This report is part of a series of case studies that make up an analysis of the wide area effects of certain explosive weapons and the concern about their use in populated areas. The report – Wide-Area Impact – can be read here. A video of air-dropped bomb use can be seen here. An infographic covering this form of weapon can be seen here.
The explosive weapons with a wide impact area that AOAV investigated in Yemen were those capable of projecting blast and fragmentation effects over a particularly large radius. All explosive weapons affect an area. When a bomb, rocket, mortar or shell explodes, in a matter of microseconds a devastating shock wave has rippled out at supersonic speeds, followed by a blast wind which is channelled, muffled or magnified in unpredictable ways by the obstacles of buildings, cars and people that crowd a densely-populated area.
In the wake of the blast effects comes the fragmentation. Primary fragmentation is the jagged metal shards of the munition casing itself. The ICRC claims that 80 per cent of the injuries seen in wars between classical armies are caused by primary fragmentation. Secondary fragmentation is the shattered glass, falling rubble, swirling dust and dirt that is caught in the maelstrom of the explosion and scattered unpredictably across a wide area. In populated areas this is all too often the cause of multiple deaths and injuries.
This happens every time an explosive weapon detonates, to a greater or lesser degree. What makes a particularly large destructive radius is not simply an equation of scale. The impact of a weapon can be a result of many factors of design and deployment, including the ratio of explosive material to casing, the type of explosive used and the fuse on the weapon (whether it is designed to explode above ground, on impact, after contact etc.) It is not as simple as a direct correlation between the size of the weapon and the size of its corresponding impact. However, the two are clearly related, and the use of heavy explosive weapons (such as large aircraft bombs, rockets and missiles) in a populated area will invariably result in a large number of deaths and injuries, demolishing buildings and crushing vital civilian infrastructure.
Weapon type under investigation
Aerial bombs stand out as particularly concerning in AOAV’s near five-year dataset on explosive weapons harm.
Between 1 January 2011 and 31 July 2015, AOAV found that no manufactured explosive weapon type killed more civilians per incident on average than aerial bombs. Large air-dropped bombs killed an average of ten civilians per incident in this time period. This is more than three times the average across all manufactured explosive weapons.
The fact that these weapons habitually kill so many people in a single incident is strongly indicative of an inherently large destructive capacity. The broad correlation between the size of a weapon and its impact is suggested in the figure to the left. Those weapons near the bottom of the scale are typically light, portable, and deployed by individuals or a crew, such as rocket propelled grenades (RPGs). Those manufactured weapons that are more likely to kill large numbers of people at a time are largely those deployed by heavy weapon systems like tanks and planes.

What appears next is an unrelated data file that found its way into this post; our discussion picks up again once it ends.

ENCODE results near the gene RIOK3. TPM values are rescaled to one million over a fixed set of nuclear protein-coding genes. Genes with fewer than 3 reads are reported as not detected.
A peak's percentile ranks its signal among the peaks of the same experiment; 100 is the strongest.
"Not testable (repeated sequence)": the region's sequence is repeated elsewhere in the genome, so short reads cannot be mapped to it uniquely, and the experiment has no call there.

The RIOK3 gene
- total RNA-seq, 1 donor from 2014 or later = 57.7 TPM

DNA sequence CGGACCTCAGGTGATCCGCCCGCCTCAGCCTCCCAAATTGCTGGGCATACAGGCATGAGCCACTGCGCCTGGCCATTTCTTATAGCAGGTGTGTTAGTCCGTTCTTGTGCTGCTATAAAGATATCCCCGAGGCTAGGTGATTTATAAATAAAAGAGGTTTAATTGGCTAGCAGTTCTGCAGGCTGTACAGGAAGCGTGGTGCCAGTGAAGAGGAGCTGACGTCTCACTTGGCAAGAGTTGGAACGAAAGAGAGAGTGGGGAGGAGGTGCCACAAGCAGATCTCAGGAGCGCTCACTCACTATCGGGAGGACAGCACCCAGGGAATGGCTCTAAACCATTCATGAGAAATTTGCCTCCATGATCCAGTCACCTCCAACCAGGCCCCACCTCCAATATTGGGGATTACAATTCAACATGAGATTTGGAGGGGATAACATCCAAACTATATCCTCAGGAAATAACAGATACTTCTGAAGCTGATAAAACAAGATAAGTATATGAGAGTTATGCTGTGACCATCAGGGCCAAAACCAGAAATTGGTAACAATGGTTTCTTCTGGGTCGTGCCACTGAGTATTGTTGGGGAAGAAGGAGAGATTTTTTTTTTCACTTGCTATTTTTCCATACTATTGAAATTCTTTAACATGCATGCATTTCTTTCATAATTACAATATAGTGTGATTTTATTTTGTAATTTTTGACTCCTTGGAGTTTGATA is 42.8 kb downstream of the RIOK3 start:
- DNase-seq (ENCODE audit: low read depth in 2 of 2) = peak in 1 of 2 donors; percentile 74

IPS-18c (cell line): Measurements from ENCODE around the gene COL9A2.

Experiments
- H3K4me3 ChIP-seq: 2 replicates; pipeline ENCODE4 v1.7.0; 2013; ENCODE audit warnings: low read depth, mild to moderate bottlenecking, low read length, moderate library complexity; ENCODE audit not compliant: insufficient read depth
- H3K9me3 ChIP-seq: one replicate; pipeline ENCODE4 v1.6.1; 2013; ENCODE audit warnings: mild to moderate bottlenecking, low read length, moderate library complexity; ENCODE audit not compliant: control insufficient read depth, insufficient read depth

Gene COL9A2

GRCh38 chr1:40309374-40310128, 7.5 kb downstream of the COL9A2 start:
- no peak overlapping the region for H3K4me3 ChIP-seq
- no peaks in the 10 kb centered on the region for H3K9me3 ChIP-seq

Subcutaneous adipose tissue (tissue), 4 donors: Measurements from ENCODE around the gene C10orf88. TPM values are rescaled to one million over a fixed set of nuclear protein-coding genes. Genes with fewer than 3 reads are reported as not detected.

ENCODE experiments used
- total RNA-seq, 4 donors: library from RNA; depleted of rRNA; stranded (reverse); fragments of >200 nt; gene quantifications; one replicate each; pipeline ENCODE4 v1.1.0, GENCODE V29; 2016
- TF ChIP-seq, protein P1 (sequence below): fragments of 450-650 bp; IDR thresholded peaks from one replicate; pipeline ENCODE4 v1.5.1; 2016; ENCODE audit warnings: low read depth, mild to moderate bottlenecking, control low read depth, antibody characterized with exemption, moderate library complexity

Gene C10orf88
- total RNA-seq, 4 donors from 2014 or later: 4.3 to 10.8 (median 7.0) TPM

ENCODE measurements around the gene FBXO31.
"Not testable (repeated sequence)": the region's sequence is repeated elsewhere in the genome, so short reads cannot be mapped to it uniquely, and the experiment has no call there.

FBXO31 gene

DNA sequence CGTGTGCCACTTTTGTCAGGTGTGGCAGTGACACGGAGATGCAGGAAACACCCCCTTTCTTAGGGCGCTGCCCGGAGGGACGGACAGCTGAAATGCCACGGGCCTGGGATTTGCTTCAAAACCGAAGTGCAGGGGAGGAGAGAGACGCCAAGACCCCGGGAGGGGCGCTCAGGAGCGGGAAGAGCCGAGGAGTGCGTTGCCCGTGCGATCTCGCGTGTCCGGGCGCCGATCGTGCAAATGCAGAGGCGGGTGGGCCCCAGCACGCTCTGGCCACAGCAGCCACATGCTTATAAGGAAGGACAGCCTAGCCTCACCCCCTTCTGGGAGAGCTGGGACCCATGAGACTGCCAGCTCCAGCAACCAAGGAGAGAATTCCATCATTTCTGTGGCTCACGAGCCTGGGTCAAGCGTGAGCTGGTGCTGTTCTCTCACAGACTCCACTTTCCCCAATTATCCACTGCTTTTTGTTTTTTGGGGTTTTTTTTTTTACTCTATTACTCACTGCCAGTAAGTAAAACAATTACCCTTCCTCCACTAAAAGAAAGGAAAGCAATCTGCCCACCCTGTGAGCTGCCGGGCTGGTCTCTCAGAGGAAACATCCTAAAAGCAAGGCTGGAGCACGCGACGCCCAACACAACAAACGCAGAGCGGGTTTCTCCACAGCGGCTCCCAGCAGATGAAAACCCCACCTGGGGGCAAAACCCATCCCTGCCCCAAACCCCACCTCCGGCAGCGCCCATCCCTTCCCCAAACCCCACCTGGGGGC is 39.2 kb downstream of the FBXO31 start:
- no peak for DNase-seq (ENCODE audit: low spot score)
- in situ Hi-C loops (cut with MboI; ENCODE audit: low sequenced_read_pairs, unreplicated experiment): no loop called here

Country under Investigation
State forces have dropped aircraft bombs in populated areas in many countries over the past five years. Civilians have been killed and injured by explosive weapons dropped from aircraft in at least 19 different countries and territories since 1 January 2011, including Syria, Gaza, South Sudan and Afghanistan.
In 2015, though, it was Yemen that suffered most from the use of heavy aircraft bombs in populated areas. On 26 March 2015, a coalition of states led by Saudi Arabia began a campaign of aerial bombing against targets across Yemen. It was an attempt to push back the advances of Shia armed groups—commonly known as Houthis or Ansar Allah—and forces loyal to the country’s former President, Ali Abdullah Saleh.
Thousands of aerial bombs have been dropped on Yemen since the March offensive began. The harm they wrought was considerable. Aerial bombing was responsible for 60 per cent of recorded civilian deaths and injuries from explosive violence in Yemen in the first seven months of 2015. In that time, AOAV recorded 3,287 total deaths and injuries from air-launched explosive weapons, of whom 2,682 were civilians (82 per cent). On at least eight occasions an aerial bombing incident was reported to have killed or injured more than one hundred civilians. As AOAV’s data is recorded using English-language media reports only, the true civilian toll from such strikes is likely far higher.
Much of the bombing in Yemen has taken place in populated areas, with a widespread pattern of strikes hitting civilian residential areas and vehicles, schools mosques and markets, including within the capital city Sana’a. Military and security installations, as well as buildings used as official Houthi offices, are scattered throughout built up areas of Sana’a. As a result, even where the reported targets are claimed to be military, airstrikes in these locations have resulted in civilian deaths and injuries, as well as extensive damage to nearby civilian homes, shops, hospitals and schools.
Please visit here to read our case study in Yemen focuses on how the use of a large explosive weapon in a populated area impacts on civilians. Research for this case study was carried out in September 2015 by Iona Craig, an award-winning independent journalist who first moved to Yemen in October 2010 as the correspondent for The Times (of London).
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